Edinburgh University is still the destination of choice for overseas student’s in Scotland with international students now representing 42% of the Universities total community, coming from 156 nations. Overall student numbers have also grown in the last few years from 33,110 in 2014 to 37,510. The University continues to foster strong links with universities in Europe and beyond including participation in the Erasmus exchange programme, and is also as an active member of several international organisations including Universities 21, the League of European Research Universities and the Coimbra Group.
Other Universities in Edinburgh have a strong overseas contingent, Napier University currently has 18,000 students of which 5000 are from overseas. Heriot Watt has a third of its student population coming from abroad and it, like Edinburgh, has increased in size with undergraduate numbers in Scotland having grown from 6,179 in 2013/14 to 6,526 in 2015/16. Finally, Queen Margaret University has 25% of its 6,294 current population made up of overseas students.
In the UCAS figures the largest group of applicants are 18 year olds from the UK. In contrast to figures for older age groups, applicant numbers from this group are similar to last year at 272,330, despite a fall of 1% in the 18 year old population. This means that a University education amongst the domestic school leaving population remains attractive and demand levels seem to be stable.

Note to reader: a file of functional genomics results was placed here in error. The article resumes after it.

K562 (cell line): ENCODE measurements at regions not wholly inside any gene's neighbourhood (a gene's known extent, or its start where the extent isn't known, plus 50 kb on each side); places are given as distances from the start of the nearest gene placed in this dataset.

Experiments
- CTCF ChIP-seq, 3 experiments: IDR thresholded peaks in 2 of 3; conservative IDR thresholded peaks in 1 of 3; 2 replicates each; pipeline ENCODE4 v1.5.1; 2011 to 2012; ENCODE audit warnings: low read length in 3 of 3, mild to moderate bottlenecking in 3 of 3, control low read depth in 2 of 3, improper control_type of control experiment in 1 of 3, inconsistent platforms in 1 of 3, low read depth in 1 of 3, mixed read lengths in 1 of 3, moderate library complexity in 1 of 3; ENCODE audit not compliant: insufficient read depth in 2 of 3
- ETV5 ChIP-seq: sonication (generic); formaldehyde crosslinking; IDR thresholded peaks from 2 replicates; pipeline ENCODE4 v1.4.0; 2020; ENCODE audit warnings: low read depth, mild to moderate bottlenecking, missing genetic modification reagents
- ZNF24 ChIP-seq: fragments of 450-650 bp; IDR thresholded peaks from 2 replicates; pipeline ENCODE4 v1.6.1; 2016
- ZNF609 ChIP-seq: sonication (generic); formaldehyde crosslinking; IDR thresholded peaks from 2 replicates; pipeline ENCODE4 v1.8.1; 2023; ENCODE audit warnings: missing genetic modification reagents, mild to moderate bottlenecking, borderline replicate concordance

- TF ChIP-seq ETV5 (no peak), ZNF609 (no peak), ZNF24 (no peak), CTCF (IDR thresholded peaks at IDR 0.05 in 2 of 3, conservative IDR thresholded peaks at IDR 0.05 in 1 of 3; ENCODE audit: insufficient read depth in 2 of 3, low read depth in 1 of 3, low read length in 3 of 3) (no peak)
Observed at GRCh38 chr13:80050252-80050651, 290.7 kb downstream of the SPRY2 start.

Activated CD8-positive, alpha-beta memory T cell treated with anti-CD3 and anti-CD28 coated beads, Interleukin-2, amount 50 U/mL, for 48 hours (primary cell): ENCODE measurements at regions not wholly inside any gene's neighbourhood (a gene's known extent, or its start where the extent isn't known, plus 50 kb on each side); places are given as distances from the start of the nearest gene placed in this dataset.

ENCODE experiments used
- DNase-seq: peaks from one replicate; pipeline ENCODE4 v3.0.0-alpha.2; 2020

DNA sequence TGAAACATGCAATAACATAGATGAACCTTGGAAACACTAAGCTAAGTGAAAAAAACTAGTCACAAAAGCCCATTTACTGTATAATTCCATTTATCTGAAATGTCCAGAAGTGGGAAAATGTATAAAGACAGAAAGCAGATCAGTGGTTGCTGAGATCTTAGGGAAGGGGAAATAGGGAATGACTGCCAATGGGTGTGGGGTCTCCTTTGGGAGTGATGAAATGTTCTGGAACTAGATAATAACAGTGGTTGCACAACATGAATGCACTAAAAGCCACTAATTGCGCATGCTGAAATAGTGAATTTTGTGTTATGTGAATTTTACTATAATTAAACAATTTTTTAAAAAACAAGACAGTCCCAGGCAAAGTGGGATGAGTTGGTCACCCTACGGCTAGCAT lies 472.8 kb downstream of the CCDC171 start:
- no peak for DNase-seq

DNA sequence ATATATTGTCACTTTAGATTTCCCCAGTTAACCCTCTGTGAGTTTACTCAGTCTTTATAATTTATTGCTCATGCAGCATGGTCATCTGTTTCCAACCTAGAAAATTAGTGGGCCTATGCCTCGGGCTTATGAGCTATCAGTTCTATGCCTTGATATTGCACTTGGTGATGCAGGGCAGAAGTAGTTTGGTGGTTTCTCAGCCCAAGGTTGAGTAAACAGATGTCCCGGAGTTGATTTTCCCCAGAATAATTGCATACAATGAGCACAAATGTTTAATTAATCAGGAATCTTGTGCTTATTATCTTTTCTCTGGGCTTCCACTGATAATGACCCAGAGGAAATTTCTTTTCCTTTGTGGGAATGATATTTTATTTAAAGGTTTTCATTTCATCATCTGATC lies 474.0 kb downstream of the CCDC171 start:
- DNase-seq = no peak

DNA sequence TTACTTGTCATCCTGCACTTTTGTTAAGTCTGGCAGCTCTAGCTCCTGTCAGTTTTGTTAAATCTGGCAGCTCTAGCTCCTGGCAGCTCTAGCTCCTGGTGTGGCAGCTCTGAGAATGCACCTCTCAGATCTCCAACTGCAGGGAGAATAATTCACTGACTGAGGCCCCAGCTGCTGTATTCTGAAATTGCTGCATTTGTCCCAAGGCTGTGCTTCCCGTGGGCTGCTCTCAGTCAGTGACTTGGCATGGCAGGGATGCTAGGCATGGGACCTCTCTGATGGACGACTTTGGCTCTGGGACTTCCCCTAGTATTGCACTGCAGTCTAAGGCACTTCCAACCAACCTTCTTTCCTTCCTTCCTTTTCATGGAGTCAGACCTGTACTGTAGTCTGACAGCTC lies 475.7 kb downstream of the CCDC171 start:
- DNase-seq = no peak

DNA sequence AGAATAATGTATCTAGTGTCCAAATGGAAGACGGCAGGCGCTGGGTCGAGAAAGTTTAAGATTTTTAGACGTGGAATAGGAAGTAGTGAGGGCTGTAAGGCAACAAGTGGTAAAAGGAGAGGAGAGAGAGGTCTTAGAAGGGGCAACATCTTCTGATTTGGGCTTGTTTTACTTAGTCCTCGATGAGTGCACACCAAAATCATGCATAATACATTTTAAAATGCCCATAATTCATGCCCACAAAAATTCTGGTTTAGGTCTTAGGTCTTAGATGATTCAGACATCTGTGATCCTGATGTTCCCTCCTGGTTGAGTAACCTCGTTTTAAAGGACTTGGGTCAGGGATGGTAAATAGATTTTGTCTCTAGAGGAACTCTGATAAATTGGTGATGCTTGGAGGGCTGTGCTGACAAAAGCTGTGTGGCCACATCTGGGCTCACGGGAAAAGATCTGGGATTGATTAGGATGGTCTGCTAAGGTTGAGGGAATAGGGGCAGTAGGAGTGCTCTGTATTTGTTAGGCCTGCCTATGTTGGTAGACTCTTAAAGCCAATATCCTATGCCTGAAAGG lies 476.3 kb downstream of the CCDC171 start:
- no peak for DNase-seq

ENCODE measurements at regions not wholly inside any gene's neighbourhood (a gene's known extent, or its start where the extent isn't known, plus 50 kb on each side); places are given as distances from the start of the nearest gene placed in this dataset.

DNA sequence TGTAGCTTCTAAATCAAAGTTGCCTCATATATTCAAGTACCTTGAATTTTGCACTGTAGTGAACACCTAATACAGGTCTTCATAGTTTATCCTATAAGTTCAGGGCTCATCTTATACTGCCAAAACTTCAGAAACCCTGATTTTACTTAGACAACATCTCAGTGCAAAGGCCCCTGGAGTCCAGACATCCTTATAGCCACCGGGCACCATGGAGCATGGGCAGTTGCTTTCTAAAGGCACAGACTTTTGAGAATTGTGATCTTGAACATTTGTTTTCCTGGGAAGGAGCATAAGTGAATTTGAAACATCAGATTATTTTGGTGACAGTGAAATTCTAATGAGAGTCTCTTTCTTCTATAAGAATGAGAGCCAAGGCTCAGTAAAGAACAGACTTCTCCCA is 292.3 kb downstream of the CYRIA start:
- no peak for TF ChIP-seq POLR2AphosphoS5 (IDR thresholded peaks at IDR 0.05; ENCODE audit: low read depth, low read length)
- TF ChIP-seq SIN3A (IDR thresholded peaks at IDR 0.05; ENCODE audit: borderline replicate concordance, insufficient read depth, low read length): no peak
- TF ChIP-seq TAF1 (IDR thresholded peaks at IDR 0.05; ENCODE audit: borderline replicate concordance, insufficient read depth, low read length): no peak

It is also interesting that Brexit fears appear to have had little impact on investment in student accommodation in the UK with levels increasing by 17pc this year, according to Savills. The referendum appeared to have little impact on the investment flows, and the value of trade was in fact higher in the six months after the referendum than before, with £2.1bn flowing in during the second half of 2016, compared to £1.9bn before.
It is of course difficult to gauge the impact of Brexit on the numbers of students studying in Edinburgh especially since Article 50 has only recently been triggered and the country is at the start of the negotiations to leave the European Union. Scottish Universities are very focused on building numbers of overseas students and the continued commitment from Scottish Government for tuition free study can only help this.
There is also still demand for study amongst school leavers domestically so I am hopeful that we aren’t going to see any significant decline in student numbers in Edinburgh.